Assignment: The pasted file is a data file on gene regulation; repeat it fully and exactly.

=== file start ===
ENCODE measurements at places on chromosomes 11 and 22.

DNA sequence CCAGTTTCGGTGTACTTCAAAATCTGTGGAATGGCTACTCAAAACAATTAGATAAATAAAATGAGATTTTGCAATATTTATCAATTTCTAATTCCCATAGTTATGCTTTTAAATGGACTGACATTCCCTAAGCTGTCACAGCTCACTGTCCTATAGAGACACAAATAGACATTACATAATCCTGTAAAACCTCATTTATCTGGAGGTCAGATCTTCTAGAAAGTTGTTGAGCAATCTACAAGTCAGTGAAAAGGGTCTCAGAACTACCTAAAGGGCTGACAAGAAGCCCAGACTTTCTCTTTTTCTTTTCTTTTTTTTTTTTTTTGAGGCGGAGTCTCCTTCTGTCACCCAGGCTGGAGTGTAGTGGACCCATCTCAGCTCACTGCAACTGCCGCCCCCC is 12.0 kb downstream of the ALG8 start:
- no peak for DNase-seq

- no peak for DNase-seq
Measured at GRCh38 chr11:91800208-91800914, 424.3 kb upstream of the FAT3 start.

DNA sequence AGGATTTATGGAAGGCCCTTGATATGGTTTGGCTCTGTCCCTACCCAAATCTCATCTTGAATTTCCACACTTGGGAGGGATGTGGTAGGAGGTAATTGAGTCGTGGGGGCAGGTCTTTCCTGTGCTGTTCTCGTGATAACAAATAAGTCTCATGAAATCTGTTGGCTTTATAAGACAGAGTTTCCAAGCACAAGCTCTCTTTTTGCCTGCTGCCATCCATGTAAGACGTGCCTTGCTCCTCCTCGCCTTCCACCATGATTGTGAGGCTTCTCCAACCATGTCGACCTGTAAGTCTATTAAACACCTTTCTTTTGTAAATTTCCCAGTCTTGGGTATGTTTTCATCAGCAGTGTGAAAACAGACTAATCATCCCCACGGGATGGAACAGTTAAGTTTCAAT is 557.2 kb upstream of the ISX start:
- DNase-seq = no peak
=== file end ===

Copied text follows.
ENCODE measurements at places on chromosomes 11 and 22.

DNA sequence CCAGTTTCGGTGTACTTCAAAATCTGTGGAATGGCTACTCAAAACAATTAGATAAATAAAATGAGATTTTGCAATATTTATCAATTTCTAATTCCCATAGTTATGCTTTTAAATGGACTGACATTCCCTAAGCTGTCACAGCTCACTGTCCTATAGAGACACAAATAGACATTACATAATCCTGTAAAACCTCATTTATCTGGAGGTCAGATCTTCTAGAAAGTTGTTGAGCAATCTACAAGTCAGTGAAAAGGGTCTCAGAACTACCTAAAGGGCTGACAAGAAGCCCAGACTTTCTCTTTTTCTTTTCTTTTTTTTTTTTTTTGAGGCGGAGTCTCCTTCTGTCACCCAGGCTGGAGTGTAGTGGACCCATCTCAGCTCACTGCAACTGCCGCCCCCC is 12.0 kb downstream of the ALG8 start:
- no peak for DNase-seq

- no peak for DNase-seq
Measured at GRCh38 chr11:91800208-91800914, 424.3 kb upstream of the FAT3 start.

DNA sequence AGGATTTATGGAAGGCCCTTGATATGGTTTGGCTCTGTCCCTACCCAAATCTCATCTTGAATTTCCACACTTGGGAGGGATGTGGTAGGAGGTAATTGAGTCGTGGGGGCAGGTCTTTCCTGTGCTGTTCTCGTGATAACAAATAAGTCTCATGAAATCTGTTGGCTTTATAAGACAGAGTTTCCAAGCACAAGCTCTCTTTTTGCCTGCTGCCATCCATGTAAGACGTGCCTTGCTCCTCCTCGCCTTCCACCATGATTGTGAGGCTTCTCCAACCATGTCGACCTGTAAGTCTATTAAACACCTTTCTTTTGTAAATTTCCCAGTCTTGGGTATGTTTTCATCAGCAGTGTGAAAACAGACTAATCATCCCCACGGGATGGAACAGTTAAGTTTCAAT is 557.2 kb upstream of the ISX start:
- DNase-seq = no peak